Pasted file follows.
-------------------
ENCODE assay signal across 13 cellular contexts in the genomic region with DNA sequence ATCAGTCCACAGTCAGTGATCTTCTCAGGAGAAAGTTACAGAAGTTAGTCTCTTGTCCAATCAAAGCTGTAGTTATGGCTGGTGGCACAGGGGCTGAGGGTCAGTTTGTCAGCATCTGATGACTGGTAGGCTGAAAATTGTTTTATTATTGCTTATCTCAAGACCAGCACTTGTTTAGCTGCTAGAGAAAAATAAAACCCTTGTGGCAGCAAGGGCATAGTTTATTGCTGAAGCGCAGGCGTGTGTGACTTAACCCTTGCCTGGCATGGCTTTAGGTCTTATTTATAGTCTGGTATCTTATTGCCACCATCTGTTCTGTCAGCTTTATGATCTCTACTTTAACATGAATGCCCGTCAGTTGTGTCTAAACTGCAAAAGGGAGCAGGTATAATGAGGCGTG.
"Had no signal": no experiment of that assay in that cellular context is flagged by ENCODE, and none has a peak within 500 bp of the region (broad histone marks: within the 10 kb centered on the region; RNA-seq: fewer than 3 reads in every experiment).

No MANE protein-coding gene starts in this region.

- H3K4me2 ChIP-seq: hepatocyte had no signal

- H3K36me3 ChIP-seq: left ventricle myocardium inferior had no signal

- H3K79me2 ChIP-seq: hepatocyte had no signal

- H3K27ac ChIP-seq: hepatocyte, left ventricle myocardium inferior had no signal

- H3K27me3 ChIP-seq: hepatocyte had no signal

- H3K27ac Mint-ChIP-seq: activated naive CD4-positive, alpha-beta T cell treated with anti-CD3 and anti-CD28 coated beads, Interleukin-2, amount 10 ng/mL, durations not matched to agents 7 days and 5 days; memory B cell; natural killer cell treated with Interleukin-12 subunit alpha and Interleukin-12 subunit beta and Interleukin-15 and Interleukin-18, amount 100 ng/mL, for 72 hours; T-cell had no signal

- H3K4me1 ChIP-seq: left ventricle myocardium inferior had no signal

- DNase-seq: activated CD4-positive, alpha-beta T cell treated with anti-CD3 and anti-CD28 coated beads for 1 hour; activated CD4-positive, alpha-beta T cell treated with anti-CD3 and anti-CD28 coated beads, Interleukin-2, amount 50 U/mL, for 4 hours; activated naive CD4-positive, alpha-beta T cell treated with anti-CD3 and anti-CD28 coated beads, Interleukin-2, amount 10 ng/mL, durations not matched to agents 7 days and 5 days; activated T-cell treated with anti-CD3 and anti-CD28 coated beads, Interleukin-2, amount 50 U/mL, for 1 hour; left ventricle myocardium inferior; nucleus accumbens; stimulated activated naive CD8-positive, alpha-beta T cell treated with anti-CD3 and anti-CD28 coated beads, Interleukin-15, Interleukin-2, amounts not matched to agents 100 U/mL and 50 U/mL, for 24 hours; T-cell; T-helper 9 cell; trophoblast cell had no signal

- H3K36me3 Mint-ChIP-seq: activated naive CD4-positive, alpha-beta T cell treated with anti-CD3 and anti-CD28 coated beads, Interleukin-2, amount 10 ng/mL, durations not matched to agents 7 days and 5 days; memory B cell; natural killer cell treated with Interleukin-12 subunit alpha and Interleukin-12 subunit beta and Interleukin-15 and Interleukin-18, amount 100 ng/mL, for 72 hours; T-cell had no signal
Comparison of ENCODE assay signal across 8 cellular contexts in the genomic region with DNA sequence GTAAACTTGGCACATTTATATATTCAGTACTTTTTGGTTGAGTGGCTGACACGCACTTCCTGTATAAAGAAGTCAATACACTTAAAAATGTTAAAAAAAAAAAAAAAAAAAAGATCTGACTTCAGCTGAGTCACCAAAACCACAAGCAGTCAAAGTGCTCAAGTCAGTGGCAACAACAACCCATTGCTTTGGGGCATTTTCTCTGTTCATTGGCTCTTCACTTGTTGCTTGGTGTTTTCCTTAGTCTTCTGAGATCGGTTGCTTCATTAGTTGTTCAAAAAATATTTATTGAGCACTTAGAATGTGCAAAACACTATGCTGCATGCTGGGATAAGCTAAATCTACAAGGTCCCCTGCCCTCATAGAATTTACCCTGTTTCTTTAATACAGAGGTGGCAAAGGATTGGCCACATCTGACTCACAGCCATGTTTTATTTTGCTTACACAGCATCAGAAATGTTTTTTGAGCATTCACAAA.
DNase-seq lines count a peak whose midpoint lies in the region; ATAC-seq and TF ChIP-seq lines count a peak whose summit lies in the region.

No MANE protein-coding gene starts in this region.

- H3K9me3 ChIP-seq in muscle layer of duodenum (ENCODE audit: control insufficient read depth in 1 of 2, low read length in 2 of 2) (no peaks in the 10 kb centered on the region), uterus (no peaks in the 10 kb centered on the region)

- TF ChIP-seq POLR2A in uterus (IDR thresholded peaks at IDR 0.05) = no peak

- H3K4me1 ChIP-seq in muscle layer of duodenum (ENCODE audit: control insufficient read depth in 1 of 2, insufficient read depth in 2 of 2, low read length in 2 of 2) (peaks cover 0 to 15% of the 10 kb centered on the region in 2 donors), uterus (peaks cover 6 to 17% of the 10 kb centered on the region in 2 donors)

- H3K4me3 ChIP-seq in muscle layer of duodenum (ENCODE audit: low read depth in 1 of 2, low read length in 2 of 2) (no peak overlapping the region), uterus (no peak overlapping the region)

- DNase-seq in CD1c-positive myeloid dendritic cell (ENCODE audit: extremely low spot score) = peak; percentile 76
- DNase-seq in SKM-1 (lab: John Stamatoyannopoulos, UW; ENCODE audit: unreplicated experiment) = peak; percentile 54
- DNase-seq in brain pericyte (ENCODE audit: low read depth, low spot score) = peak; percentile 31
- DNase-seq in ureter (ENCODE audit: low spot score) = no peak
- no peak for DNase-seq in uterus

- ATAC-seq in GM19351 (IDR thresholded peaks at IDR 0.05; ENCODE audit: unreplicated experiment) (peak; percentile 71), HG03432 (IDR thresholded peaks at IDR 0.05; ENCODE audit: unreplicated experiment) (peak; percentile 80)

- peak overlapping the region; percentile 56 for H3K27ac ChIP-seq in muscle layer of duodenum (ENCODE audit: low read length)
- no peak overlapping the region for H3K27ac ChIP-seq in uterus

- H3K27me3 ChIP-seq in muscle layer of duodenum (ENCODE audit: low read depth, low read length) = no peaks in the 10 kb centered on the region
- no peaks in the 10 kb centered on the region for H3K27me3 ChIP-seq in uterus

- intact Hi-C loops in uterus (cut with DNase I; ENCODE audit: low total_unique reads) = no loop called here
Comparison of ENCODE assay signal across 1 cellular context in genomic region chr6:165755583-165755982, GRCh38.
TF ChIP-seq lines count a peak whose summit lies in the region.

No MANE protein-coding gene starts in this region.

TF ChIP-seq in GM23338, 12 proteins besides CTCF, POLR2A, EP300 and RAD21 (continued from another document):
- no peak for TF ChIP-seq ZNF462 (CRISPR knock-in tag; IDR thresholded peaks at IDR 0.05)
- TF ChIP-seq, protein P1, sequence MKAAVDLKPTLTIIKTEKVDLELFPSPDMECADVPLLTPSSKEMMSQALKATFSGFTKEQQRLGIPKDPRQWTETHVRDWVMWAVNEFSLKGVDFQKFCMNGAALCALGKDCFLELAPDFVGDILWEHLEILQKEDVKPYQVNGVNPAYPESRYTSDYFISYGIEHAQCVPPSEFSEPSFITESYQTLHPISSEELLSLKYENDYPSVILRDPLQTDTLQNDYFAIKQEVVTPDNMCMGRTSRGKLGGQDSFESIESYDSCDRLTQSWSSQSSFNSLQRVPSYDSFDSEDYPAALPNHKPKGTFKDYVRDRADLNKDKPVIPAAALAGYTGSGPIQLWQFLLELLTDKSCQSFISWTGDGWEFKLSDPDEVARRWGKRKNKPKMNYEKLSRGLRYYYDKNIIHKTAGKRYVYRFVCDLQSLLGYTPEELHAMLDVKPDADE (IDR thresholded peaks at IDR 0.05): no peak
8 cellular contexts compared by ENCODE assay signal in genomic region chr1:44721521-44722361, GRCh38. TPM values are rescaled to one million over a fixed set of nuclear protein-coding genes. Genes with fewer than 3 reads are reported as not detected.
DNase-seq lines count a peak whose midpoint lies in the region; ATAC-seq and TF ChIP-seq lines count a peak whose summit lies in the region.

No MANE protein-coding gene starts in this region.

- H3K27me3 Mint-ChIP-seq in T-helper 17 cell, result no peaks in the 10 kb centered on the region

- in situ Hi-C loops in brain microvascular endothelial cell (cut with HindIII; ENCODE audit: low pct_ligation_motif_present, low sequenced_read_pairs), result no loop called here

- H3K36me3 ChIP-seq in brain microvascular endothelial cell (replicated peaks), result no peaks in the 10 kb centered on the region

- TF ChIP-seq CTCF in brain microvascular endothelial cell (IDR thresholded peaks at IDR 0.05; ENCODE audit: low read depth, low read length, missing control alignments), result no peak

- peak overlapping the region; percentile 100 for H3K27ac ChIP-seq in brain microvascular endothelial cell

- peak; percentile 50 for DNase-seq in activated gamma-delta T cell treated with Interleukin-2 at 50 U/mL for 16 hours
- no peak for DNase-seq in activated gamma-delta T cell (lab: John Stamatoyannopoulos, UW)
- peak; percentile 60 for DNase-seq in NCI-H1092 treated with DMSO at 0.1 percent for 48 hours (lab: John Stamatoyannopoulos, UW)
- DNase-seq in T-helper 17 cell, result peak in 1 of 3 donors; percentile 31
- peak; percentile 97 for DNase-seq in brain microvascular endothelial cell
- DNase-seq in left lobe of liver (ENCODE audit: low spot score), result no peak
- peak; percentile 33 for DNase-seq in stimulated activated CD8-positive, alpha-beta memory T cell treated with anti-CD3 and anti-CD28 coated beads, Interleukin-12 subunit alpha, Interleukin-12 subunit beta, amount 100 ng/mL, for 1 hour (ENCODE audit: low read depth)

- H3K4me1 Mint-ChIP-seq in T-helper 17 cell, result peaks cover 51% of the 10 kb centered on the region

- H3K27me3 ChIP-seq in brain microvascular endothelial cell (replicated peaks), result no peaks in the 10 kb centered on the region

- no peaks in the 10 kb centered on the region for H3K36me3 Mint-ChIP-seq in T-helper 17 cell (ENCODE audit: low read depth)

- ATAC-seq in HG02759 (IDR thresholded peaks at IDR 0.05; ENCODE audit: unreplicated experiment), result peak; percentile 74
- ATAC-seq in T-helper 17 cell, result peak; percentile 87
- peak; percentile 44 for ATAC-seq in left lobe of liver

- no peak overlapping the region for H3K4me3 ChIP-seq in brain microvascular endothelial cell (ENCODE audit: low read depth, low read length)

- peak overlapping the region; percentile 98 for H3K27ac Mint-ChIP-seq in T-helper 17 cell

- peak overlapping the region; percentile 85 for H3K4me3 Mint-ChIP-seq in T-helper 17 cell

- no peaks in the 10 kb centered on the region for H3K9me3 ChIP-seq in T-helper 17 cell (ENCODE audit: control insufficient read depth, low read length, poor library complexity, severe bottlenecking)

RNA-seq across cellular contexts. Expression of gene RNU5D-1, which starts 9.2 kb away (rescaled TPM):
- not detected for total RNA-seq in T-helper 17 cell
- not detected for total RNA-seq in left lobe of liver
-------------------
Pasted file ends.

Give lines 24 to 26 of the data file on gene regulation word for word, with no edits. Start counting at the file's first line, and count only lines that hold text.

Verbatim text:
- no peak for DNase-seq in uterus

- ATAC-seq in GM19351 (IDR thresholded peaks at IDR 0.05; ENCODE audit: unreplicated experiment) (peak; percentile 71), HG03432 (IDR thresholded peaks at IDR 0.05; ENCODE audit: unreplicated experiment) (peak; percentile 80)

- peak overlapping the region; percentile 56 for H3K27ac ChIP-seq in muscle layer of duodenum (ENCODE audit: low read length)